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Wizards say Kelly Oubre, Jr should know better after ejection vs. Celtics

Wizards say Kelly Oubre, Jr should know better after ejection vs. Celtics

Everything that had gone on between the Wizards and Celtics through nearly two years of animosity and two previous playoff games that featured knocked out teeth and a gruesome bloody nose, all of it came to a head in Game 3 of their series on Thursday night at the Verizon Center. 

Early in the second quarter of the Wizards' blowout win, Celtics big man Kelly Olynyk caught Wizards forward Kelly Oubre, Jr. with a blindside screen. Oubre fell to the ground and earned an offensive foul call, but that wasn't enough. Oubre immediately rose to his feet, charged Olynyk and threw all seven feet and 240 pounds of him to the ground.

Referee Monty McCutchen sensed the spark from Oubre before he came back for more and tried to stand in between the two giants, but he was no match for a 6-foot-7 Oubre, who trucked Olynyk to the floor like Sean Taylor used to drop slot receivers.

For the soldout crowd at the Verizon Center, it was a thrilling moment in a series that has already lived up to all the rivalry hype that preceded it. They even chanted Oubre's name.

But ultimately it was a very poor decision by a young player still finding his way in the league. Oubre was ejected for a flagrant-2 foul and now faces a potential suspension, depending on a league review. And he's lucky it didn't prove more costly in a game the Wizards won easily.

Oubre didn't talk after the game, but many of his teammates did. Bradley Beal approached Oubre during why the officials reviewed the replay right after the incident and before they ejected him. Beal shared that conversation afterwards.

"I was encouraging him. In a situation like that, you've just gotta be smart," Beal said. "You got the call. As much as it may frustrate you, you just continue to do what you're doing. At that point in the game, that's what they wanted it to be. They wanted it to be physical and let it get out of hand a little bit. We were up 20 or whatever it was. They were kind of playing angry. They were fouling and setting moving screens. That's going to happen throughout the course of the game. I just told him: 'we need you. You're one of our best defenders. You're constantly getting better. You're a threat on the floor and we need you. Just make sure that moving forward you are smart about it. If somebody hits you, just move on. Just continue to play smart.'"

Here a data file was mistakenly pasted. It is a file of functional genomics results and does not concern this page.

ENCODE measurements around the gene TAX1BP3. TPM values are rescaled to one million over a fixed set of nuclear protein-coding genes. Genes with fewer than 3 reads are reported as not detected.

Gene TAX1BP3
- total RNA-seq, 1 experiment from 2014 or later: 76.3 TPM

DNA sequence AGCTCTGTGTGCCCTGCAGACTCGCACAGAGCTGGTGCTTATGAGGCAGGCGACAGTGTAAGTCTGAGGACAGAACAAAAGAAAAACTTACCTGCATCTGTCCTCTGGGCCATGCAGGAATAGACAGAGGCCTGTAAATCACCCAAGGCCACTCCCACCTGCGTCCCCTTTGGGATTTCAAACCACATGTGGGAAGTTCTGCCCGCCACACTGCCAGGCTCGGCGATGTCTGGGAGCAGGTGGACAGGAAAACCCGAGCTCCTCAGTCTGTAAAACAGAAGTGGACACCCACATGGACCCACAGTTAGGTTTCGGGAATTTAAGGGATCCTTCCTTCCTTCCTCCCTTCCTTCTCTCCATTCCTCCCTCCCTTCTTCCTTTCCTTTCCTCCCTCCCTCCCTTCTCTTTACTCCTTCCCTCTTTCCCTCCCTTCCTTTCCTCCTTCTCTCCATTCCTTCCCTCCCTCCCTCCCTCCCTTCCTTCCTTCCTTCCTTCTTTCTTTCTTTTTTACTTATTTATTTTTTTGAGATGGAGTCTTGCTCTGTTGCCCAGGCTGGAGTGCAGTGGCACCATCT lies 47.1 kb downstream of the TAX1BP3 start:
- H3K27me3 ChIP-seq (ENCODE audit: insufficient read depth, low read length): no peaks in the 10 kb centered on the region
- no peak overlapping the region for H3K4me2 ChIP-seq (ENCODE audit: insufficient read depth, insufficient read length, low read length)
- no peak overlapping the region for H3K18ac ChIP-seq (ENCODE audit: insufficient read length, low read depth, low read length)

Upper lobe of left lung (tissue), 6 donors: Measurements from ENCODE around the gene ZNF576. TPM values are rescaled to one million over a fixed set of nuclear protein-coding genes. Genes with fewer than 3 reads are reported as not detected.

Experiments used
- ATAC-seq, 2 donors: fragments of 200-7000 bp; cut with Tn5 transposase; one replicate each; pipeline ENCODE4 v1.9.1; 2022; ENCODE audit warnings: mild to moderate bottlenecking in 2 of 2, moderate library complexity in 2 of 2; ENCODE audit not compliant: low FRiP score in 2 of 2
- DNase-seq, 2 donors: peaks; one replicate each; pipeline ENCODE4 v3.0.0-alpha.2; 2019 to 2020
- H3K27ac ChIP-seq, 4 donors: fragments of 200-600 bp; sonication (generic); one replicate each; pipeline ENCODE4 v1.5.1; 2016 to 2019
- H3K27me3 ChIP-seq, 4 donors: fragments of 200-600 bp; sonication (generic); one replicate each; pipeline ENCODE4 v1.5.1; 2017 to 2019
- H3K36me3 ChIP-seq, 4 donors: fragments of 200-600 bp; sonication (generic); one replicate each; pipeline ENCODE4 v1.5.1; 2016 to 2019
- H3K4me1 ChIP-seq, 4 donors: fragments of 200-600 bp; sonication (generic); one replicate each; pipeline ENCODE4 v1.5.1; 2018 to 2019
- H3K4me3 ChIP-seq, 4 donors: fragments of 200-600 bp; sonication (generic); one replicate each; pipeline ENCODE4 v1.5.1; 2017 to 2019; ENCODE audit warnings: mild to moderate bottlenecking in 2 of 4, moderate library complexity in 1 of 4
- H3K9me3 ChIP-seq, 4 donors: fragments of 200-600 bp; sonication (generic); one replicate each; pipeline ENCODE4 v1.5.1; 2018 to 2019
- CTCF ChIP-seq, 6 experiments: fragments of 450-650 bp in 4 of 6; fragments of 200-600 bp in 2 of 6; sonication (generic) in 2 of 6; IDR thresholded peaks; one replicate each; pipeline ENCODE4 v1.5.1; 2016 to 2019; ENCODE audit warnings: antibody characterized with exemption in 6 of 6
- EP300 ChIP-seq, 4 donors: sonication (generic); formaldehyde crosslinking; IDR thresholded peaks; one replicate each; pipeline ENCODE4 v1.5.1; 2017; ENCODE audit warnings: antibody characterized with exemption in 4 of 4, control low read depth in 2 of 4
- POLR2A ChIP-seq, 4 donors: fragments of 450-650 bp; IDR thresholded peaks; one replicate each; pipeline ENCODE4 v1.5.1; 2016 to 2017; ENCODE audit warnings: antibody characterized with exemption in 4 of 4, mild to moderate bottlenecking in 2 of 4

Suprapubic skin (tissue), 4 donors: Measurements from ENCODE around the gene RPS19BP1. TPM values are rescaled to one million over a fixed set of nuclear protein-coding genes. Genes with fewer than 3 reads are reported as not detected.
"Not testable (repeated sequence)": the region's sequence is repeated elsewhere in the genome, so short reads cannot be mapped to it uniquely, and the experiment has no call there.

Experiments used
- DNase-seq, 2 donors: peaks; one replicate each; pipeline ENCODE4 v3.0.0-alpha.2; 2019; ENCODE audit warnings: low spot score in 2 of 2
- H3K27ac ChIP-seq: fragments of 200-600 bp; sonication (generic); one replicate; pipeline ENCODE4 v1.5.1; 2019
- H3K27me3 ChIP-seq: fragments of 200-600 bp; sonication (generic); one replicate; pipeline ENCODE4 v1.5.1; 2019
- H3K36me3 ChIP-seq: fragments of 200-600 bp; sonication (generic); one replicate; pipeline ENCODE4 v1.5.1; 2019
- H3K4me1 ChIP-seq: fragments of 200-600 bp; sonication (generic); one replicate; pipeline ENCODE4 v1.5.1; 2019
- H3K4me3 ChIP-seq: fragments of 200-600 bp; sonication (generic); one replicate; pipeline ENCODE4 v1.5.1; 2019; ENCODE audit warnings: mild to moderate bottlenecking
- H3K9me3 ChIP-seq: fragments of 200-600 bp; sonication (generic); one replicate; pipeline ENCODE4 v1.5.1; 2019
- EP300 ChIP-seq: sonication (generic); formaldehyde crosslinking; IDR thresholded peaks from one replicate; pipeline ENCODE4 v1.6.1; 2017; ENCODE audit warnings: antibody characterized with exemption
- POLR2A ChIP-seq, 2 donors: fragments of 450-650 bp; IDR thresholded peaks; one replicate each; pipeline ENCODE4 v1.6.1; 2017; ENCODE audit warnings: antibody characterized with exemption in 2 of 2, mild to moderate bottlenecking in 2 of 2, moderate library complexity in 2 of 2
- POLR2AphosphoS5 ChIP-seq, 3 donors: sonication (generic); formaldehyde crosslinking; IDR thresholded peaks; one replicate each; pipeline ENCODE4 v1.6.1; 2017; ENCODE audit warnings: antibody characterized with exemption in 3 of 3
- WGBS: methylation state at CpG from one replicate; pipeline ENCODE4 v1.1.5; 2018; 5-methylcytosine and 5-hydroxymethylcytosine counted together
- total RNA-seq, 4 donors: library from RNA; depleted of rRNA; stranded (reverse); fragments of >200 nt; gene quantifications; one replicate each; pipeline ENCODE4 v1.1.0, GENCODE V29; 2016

[RELATED: Jennings and Rozier ejected from Wizards-Celtics Game 3]

Head coach Scott Brooks did not excuse what Oubre did, but was understanding of the frustration.

"I think we've got to control our emotions. We can't respond that way," he said. "But when you keep getting hit in the head, you might respond that way and I think that's what he did. I'm not saying that that was the right thing to do. We have to focus on playing basketball."

From the Celtics' vantage point, the whole incident was Oubre's fault. Al Horford said "there was no such thing as the two Kellys – Kelly Olynyk stayed back." 

Olynyk answered succintly for each question, saying simply "I set a screen" and "I didn't expect it."

Since the Wizards completely obliterated the Celtics, they were able to laugh a bit at what Oubre did. He lost his temper and needs to learn from his mistake, but it was still an entertaining moment, even for his teammates.

Beal, for one, wasn't quite familiar with that side of Oubre and did not expect it to come out against Olynyk of all people.

"I thought they was cool. That's what threw me off," Beal said. "It really takes K.O. a lot to go off. I always see them shake hands. Like, before the game they would shake hands and talk a little bit."

On what was going through his mind when he saw Oubre get up:

"It was pretty much you weren't stopping him. You weren't stopping him. I knew exactly where he was going," Beal said.

Like Beal, Markieff Morris had some words for Oubre. The ones he shared with the media drew laughs.

"I told him they were going to throw him out 'so might as well leave now,'" Morris said.

It was shocking in the moment, yet funny afterwards. But now the Wizards and Oubre wait to hear his fate.

[RELATED: Wizards' Kelly Oubre faces possible suspension]

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2019 NBA Draft prospect profile: Jaxson Hayes

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USA Today Sports Images

2019 NBA Draft prospect profile: Jaxson Hayes

The Washington Wizards will have the ninth overall pick in the 2019 NBA Draft. Here is the latest in our series on draft prospects who could fall around where the Wizards will select...

2019 NBA Draft Wizards Prospect Preview: Jaxson Hayes

School: Texas
Position: Center
Age: 19
Height: 7-0
Weight: 219
Wingspan: 7-4
Max vertical: 34.5 in.

2018/19 stats: 10.0 ppg, 5.0 rpg, 0.3 apg, 0.6 spg, 2.2 bpg, 72.8 FG% (3.8/5.3), 00.0 3PT% (0.0/0.0), 74.0 FT%

Player comparison: Jarrett Allen, John Henson

Projections: NBC Sports Washington 10th, NBADraft.net 9th, Bleacher Report 10th, Sports Illustrated 9th, Ringer 10th

5 things to know:

*Hayes is considered the best center prospect in this year's class. He is athletic, plays with energy and measured in at the combine at about 7-feet in shoes with a 7-foot-4 wingspan. He can run the floor and play above the rim.